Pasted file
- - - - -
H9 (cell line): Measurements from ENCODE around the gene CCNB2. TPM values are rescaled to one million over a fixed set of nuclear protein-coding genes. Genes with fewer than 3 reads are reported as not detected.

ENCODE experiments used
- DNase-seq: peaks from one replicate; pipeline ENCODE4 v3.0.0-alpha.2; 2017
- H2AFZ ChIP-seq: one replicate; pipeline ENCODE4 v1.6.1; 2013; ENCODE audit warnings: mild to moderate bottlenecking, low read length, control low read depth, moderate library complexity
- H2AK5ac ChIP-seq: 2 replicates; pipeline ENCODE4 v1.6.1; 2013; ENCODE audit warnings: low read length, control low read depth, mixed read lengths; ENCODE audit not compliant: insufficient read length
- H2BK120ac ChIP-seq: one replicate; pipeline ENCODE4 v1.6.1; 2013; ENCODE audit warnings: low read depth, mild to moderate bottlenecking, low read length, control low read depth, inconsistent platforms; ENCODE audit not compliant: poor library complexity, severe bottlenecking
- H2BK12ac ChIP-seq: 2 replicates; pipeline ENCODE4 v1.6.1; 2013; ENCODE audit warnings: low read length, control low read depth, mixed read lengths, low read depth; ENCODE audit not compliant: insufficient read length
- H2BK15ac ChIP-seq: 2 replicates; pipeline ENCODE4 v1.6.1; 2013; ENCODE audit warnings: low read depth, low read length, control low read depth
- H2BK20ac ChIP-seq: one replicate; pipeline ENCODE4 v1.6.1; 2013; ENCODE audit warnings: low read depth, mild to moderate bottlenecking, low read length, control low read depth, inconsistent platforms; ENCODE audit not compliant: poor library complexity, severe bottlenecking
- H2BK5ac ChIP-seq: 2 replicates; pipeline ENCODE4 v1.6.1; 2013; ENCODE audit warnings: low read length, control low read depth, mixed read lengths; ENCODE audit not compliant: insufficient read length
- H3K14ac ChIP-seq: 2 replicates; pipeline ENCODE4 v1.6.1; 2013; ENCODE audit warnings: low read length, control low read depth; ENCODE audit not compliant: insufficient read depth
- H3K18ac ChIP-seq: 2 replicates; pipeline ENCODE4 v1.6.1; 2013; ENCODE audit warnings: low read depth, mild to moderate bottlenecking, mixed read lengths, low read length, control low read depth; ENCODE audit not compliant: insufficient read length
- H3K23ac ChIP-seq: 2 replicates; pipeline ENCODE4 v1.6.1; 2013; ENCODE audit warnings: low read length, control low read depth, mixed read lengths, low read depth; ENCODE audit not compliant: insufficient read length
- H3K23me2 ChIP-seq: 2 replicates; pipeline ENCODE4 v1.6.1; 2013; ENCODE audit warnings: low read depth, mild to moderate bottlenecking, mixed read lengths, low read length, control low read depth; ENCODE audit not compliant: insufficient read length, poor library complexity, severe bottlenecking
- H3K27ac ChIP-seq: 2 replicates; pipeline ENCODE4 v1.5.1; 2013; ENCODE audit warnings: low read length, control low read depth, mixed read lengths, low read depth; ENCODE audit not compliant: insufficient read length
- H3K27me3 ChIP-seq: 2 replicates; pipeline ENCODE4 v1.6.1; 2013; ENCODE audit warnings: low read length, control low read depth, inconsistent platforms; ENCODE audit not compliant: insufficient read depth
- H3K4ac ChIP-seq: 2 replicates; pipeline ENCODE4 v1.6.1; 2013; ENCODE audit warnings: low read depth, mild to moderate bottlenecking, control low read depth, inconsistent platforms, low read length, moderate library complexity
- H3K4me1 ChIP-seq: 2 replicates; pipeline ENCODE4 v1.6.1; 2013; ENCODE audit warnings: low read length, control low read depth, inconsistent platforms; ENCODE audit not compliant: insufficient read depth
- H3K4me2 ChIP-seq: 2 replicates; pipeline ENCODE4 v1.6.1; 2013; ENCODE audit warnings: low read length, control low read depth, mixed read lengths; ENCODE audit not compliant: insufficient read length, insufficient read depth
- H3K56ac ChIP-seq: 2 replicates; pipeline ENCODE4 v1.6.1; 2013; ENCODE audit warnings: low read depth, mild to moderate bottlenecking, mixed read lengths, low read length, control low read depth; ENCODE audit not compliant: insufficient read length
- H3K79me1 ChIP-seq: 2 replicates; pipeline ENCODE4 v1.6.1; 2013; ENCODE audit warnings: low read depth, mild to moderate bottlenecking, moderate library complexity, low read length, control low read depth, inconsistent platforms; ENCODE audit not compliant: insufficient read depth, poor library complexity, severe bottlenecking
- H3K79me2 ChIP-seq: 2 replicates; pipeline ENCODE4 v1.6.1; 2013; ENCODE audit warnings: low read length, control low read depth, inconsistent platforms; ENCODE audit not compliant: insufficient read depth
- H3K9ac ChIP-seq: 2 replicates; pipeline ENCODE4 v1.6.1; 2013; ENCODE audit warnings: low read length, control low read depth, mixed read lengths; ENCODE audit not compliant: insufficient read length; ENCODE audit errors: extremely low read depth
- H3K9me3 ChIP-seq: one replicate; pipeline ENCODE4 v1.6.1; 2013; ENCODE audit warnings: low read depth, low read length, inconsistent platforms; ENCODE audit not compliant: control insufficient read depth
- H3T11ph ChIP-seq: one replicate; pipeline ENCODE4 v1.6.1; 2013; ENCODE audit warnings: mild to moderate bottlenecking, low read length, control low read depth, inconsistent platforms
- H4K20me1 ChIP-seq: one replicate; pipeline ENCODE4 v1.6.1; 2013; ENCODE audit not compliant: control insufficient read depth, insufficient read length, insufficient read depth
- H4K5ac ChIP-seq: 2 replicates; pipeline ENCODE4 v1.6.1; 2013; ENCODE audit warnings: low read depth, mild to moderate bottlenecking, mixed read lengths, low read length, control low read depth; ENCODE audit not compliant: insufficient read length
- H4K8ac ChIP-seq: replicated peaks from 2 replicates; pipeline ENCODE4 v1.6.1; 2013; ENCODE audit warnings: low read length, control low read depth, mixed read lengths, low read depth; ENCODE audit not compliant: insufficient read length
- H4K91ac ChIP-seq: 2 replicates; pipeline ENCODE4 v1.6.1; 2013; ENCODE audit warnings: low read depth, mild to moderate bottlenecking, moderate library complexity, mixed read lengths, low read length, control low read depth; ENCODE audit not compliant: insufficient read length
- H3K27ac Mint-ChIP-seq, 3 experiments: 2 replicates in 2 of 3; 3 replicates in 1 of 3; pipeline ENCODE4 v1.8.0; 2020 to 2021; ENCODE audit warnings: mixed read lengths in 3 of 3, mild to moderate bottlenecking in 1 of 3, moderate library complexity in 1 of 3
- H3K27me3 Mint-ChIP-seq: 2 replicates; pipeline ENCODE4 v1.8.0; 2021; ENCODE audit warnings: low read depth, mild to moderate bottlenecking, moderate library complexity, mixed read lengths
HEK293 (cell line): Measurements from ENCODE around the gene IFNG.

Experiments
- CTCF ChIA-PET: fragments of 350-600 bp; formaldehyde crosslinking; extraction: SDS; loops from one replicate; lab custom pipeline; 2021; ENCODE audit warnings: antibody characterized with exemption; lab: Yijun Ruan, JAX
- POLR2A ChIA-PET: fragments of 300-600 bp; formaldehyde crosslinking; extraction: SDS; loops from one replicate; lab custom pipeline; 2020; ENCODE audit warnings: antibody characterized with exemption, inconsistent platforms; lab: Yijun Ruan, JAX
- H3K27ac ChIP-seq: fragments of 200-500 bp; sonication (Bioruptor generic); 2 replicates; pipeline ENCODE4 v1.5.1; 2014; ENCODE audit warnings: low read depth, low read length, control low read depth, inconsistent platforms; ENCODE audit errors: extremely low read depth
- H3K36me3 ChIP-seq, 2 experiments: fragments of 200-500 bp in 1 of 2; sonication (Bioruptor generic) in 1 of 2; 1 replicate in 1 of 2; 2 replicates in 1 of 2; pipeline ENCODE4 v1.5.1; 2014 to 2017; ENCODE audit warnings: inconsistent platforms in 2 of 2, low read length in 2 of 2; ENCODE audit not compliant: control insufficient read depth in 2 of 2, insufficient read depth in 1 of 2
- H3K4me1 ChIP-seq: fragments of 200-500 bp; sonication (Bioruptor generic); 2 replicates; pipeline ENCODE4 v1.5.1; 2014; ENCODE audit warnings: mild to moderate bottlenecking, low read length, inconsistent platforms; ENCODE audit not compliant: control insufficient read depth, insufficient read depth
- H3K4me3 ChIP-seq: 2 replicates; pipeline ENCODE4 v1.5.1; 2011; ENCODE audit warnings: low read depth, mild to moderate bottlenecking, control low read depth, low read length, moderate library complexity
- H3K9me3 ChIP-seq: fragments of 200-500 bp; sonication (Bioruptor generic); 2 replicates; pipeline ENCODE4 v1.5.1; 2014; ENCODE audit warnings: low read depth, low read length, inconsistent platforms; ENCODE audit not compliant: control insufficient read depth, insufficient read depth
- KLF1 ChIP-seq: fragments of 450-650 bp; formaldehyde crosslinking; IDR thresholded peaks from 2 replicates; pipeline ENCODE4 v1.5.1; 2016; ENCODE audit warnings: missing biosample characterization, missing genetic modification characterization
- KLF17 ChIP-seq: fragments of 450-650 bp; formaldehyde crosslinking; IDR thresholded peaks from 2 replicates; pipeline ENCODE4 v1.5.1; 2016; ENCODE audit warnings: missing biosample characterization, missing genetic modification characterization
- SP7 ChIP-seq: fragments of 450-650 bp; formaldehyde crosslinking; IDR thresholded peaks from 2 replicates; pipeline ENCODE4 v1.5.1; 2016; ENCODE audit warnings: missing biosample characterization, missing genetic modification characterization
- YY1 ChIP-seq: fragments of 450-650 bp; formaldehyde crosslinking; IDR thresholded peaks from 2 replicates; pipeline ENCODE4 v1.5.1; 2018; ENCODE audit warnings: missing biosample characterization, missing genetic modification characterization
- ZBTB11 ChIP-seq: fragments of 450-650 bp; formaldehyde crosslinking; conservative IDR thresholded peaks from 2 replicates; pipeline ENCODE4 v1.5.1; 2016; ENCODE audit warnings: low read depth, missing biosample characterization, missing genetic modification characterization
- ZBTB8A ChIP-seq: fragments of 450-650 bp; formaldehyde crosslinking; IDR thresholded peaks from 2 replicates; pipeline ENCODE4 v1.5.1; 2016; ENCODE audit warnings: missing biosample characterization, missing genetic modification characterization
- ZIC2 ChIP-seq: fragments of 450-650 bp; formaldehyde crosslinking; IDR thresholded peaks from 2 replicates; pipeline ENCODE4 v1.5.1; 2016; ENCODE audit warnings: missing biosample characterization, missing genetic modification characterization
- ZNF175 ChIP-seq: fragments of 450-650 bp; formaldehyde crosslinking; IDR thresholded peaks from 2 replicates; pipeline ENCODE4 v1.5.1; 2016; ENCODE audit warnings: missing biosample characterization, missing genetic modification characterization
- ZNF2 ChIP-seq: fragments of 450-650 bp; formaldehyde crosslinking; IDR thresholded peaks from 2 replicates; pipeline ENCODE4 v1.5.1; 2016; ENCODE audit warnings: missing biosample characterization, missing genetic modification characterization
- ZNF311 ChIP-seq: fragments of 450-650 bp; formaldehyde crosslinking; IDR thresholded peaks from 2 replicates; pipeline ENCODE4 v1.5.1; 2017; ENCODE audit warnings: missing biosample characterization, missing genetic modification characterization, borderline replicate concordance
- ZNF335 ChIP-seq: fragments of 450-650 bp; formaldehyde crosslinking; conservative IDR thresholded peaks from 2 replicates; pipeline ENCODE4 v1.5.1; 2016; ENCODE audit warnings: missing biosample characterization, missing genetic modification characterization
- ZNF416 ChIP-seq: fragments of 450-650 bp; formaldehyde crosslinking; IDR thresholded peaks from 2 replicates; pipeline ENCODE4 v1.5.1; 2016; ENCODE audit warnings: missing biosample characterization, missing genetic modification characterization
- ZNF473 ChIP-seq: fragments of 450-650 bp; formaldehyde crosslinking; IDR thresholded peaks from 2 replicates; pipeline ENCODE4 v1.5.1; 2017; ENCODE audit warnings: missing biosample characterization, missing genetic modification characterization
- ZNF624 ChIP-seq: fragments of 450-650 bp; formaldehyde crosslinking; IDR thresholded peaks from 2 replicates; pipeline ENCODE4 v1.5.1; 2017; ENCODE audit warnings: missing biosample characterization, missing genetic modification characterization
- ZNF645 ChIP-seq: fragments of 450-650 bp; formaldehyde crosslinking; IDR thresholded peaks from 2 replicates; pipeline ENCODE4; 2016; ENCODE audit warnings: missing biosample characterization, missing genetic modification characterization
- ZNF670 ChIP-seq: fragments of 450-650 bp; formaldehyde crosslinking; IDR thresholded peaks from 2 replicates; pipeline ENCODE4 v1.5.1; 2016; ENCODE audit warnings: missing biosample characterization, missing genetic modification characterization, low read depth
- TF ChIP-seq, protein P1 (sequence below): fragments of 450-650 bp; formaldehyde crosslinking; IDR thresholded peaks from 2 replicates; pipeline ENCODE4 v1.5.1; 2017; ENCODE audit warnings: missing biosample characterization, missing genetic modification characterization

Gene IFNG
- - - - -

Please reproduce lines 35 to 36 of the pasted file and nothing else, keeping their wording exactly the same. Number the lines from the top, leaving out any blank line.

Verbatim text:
- POLR2A ChIA-PET: fragments of 300-600 bp; formaldehyde crosslinking; extraction: SDS; loops from one replicate; lab custom pipeline; 2020; ENCODE audit warnings: antibody characterized with exemption, inconsistent platforms; lab: Yijun Ruan, JAX
- H3K27ac ChIP-seq: fragments of 200-500 bp; sonication (Bioruptor generic); 2 replicates; pipeline ENCODE4 v1.5.1; 2014; ENCODE audit warnings: low read depth, low read length, control low read depth, inconsistent platforms; ENCODE audit errors: extremely low read depth